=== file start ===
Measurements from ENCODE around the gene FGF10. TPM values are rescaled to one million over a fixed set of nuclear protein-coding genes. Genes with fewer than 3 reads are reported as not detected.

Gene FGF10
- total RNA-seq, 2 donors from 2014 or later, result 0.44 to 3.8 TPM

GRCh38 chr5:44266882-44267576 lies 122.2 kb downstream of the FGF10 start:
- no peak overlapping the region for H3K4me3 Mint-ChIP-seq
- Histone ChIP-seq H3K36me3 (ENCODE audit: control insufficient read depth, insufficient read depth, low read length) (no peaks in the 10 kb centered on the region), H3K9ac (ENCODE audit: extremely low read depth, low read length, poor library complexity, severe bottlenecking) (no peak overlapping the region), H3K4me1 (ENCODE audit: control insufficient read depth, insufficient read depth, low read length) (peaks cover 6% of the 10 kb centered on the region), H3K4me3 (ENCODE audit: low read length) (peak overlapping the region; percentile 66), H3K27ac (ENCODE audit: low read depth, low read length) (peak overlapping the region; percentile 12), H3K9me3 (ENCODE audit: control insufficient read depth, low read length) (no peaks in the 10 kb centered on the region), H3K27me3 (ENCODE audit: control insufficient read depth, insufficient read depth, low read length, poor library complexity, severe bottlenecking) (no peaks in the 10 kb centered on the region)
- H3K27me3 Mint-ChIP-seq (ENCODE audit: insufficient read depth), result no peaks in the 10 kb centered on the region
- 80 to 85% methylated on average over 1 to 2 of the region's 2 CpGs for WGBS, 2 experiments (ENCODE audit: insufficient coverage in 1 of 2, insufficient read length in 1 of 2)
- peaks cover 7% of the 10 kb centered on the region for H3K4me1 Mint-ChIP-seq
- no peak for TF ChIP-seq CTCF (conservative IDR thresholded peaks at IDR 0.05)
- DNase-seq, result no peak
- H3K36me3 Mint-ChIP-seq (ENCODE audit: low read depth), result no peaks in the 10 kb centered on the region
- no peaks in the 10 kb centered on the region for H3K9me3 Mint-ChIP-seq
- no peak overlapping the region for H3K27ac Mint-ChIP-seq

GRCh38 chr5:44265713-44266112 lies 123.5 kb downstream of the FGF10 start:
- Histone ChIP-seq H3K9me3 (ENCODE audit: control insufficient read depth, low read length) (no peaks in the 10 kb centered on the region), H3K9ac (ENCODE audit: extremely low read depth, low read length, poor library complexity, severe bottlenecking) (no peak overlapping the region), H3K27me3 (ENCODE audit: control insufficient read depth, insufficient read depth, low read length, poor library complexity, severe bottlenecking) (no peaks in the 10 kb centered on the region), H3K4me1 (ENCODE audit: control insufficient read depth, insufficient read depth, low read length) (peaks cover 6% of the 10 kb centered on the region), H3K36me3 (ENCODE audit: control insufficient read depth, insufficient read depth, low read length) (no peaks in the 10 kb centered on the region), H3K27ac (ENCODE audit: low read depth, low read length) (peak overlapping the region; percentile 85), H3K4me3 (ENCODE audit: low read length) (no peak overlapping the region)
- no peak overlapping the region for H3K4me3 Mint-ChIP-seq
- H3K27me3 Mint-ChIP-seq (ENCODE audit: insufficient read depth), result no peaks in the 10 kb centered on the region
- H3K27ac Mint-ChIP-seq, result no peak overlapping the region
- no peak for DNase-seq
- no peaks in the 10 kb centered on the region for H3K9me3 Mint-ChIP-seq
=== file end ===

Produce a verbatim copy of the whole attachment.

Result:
Measurements from ENCODE around the gene FGF10. TPM values are rescaled to one million over a fixed set of nuclear protein-coding genes. Genes with fewer than 3 reads are reported as not detected.

Gene FGF10
- total RNA-seq, 2 donors from 2014 or later, result 0.44 to 3.8 TPM

GRCh38 chr5:44266882-44267576 lies 122.2 kb downstream of the FGF10 start:
- no peak overlapping the region for H3K4me3 Mint-ChIP-seq
- Histone ChIP-seq H3K36me3 (ENCODE audit: control insufficient read depth, insufficient read depth, low read length) (no peaks in the 10 kb centered on the region), H3K9ac (ENCODE audit: extremely low read depth, low read length, poor library complexity, severe bottlenecking) (no peak overlapping the region), H3K4me1 (ENCODE audit: control insufficient read depth, insufficient read depth, low read length) (peaks cover 6% of the 10 kb centered on the region), H3K4me3 (ENCODE audit: low read length) (peak overlapping the region; percentile 66), H3K27ac (ENCODE audit: low read depth, low read length) (peak overlapping the region; percentile 12), H3K9me3 (ENCODE audit: control insufficient read depth, low read length) (no peaks in the 10 kb centered on the region), H3K27me3 (ENCODE audit: control insufficient read depth, insufficient read depth, low read length, poor library complexity, severe bottlenecking) (no peaks in the 10 kb centered on the region)
- H3K27me3 Mint-ChIP-seq (ENCODE audit: insufficient read depth), result no peaks in the 10 kb centered on the region
- 80 to 85% methylated on average over 1 to 2 of the region's 2 CpGs for WGBS, 2 experiments (ENCODE audit: insufficient coverage in 1 of 2, insufficient read length in 1 of 2)
- peaks cover 7% of the 10 kb centered on the region for H3K4me1 Mint-ChIP-seq
- no peak for TF ChIP-seq CTCF (conservative IDR thresholded peaks at IDR 0.05)
- DNase-seq, result no peak
- H3K36me3 Mint-ChIP-seq (ENCODE audit: low read depth), result no peaks in the 10 kb centered on the region
- no peaks in the 10 kb centered on the region for H3K9me3 Mint-ChIP-seq
- no peak overlapping the region for H3K27ac Mint-ChIP-seq

GRCh38 chr5:44265713-44266112 lies 123.5 kb downstream of the FGF10 start:
- Histone ChIP-seq H3K9me3 (ENCODE audit: control insufficient read depth, low read length) (no peaks in the 10 kb centered on the region), H3K9ac (ENCODE audit: extremely low read depth, low read length, poor library complexity, severe bottlenecking) (no peak overlapping the region), H3K27me3 (ENCODE audit: control insufficient read depth, insufficient read depth, low read length, poor library complexity, severe bottlenecking) (no peaks in the 10 kb centered on the region), H3K4me1 (ENCODE audit: control insufficient read depth, insufficient read depth, low read length) (peaks cover 6% of the 10 kb centered on the region), H3K36me3 (ENCODE audit: control insufficient read depth, insufficient read depth, low read length) (no peaks in the 10 kb centered on the region), H3K27ac (ENCODE audit: low read depth, low read length) (peak overlapping the region; percentile 85), H3K4me3 (ENCODE audit: low read length) (no peak overlapping the region)
- no peak overlapping the region for H3K4me3 Mint-ChIP-seq
- H3K27me3 Mint-ChIP-seq (ENCODE audit: insufficient read depth), result no peaks in the 10 kb centered on the region
- H3K27ac Mint-ChIP-seq, result no peak overlapping the region
- no peak for DNase-seq
- no peaks in the 10 kb centered on the region for H3K9me3 Mint-ChIP-seq